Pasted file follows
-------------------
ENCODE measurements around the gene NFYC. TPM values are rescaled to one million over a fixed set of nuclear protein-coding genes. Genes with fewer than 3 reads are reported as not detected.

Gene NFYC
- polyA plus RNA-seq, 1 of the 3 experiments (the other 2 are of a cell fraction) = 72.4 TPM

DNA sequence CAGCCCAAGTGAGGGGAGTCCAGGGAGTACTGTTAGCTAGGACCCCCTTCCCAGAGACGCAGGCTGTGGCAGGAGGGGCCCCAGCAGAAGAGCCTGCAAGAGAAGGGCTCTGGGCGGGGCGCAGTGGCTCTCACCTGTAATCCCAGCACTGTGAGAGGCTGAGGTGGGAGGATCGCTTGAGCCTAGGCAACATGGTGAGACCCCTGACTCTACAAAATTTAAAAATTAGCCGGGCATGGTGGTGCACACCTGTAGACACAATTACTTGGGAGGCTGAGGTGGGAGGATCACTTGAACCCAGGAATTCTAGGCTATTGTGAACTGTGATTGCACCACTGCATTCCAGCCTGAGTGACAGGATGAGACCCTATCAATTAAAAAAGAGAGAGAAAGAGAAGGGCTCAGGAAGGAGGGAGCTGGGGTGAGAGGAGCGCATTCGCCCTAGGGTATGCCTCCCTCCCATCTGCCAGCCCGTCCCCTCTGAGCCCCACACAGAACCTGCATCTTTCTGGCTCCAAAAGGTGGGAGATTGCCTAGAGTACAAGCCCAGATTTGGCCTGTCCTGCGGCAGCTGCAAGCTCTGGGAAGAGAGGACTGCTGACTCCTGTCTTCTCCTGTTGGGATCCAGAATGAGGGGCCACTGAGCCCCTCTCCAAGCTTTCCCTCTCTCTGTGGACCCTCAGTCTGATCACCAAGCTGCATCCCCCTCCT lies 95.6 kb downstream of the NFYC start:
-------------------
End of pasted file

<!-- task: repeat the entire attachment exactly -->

ENCODE measurements around the gene NFYC. TPM values are rescaled to one million over a fixed set of nuclear protein-coding genes. Genes with fewer than 3 reads are reported as not detected.

Gene NFYC
- polyA plus RNA-seq, 1 of the 3 experiments (the other 2 are of a cell fraction) = 72.4 TPM

DNA sequence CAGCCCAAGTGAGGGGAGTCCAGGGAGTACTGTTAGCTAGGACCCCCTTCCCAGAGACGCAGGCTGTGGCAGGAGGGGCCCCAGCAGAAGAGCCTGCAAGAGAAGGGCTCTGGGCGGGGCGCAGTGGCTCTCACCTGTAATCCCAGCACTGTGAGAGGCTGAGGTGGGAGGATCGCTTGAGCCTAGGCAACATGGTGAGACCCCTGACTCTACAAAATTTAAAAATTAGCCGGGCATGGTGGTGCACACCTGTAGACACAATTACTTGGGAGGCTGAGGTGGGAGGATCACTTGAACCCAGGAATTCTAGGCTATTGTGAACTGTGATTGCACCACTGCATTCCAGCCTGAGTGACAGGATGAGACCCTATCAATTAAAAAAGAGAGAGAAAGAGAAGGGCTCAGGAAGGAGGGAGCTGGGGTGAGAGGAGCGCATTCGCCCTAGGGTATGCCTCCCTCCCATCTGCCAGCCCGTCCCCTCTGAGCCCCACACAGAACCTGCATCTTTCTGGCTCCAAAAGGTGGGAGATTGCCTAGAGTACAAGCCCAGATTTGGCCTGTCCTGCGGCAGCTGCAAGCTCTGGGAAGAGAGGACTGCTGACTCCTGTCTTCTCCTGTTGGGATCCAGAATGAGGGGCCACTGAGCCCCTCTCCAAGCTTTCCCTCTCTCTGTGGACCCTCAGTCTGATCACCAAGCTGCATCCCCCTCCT lies 95.6 kb downstream of the NFYC start: